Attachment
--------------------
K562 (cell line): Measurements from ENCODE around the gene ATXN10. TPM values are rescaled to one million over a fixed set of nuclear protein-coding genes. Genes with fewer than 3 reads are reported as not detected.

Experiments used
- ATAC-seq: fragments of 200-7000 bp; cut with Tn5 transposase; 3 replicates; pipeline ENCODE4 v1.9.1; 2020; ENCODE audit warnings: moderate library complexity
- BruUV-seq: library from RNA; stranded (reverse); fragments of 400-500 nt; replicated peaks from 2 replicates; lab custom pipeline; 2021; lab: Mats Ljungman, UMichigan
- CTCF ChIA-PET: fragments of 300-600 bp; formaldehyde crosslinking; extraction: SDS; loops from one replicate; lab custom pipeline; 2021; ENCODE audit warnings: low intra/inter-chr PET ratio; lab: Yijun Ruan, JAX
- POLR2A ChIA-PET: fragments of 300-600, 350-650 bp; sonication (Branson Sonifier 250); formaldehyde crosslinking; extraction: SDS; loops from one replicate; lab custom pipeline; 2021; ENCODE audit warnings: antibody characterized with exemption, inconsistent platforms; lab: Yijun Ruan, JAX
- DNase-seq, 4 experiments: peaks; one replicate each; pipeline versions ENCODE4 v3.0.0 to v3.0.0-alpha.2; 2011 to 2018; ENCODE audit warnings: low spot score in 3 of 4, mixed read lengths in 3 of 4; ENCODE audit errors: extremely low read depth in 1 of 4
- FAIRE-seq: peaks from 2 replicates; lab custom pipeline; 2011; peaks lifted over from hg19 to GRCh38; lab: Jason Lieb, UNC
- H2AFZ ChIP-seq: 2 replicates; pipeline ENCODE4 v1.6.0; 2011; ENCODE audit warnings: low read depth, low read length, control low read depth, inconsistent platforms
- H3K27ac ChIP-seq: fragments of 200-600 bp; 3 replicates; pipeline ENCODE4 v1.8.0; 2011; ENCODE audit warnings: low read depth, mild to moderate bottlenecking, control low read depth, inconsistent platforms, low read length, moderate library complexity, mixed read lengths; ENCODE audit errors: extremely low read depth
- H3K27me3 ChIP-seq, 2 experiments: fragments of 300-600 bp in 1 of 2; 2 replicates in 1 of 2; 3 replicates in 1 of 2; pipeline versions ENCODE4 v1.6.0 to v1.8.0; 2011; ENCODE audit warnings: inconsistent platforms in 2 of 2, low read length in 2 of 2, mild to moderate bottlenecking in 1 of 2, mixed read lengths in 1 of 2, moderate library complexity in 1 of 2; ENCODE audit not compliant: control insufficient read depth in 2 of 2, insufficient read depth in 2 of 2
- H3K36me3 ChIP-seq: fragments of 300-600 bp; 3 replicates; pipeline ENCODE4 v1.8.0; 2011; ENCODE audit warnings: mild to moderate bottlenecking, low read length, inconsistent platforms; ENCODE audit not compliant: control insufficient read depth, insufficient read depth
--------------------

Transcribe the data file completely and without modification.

K562 (cell line): Measurements from ENCODE around the gene ATXN10. TPM values are rescaled to one million over a fixed set of nuclear protein-coding genes. Genes with fewer than 3 reads are reported as not detected.

Experiments used
- ATAC-seq: fragments of 200-7000 bp; cut with Tn5 transposase; 3 replicates; pipeline ENCODE4 v1.9.1; 2020; ENCODE audit warnings: moderate library complexity
- BruUV-seq: library from RNA; stranded (reverse); fragments of 400-500 nt; replicated peaks from 2 replicates; lab custom pipeline; 2021; lab: Mats Ljungman, UMichigan
- CTCF ChIA-PET: fragments of 300-600 bp; formaldehyde crosslinking; extraction: SDS; loops from one replicate; lab custom pipeline; 2021; ENCODE audit warnings: low intra/inter-chr PET ratio; lab: Yijun Ruan, JAX
- POLR2A ChIA-PET: fragments of 300-600, 350-650 bp; sonication (Branson Sonifier 250); formaldehyde crosslinking; extraction: SDS; loops from one replicate; lab custom pipeline; 2021; ENCODE audit warnings: antibody characterized with exemption, inconsistent platforms; lab: Yijun Ruan, JAX
- DNase-seq, 4 experiments: peaks; one replicate each; pipeline versions ENCODE4 v3.0.0 to v3.0.0-alpha.2; 2011 to 2018; ENCODE audit warnings: low spot score in 3 of 4, mixed read lengths in 3 of 4; ENCODE audit errors: extremely low read depth in 1 of 4
- FAIRE-seq: peaks from 2 replicates; lab custom pipeline; 2011; peaks lifted over from hg19 to GRCh38; lab: Jason Lieb, UNC
- H2AFZ ChIP-seq: 2 replicates; pipeline ENCODE4 v1.6.0; 2011; ENCODE audit warnings: low read depth, low read length, control low read depth, inconsistent platforms
- H3K27ac ChIP-seq: fragments of 200-600 bp; 3 replicates; pipeline ENCODE4 v1.8.0; 2011; ENCODE audit warnings: low read depth, mild to moderate bottlenecking, control low read depth, inconsistent platforms, low read length, moderate library complexity, mixed read lengths; ENCODE audit errors: extremely low read depth
- H3K27me3 ChIP-seq, 2 experiments: fragments of 300-600 bp in 1 of 2; 2 replicates in 1 of 2; 3 replicates in 1 of 2; pipeline versions ENCODE4 v1.6.0 to v1.8.0; 2011; ENCODE audit warnings: inconsistent platforms in 2 of 2, low read length in 2 of 2, mild to moderate bottlenecking in 1 of 2, mixed read lengths in 1 of 2, moderate library complexity in 1 of 2; ENCODE audit not compliant: control insufficient read depth in 2 of 2, insufficient read depth in 2 of 2
- H3K36me3 ChIP-seq: fragments of 300-600 bp; 3 replicates; pipeline ENCODE4 v1.8.0; 2011; ENCODE audit warnings: mild to moderate bottlenecking, low read length, inconsistent platforms; ENCODE audit not compliant: control insufficient read depth, insufficient read depth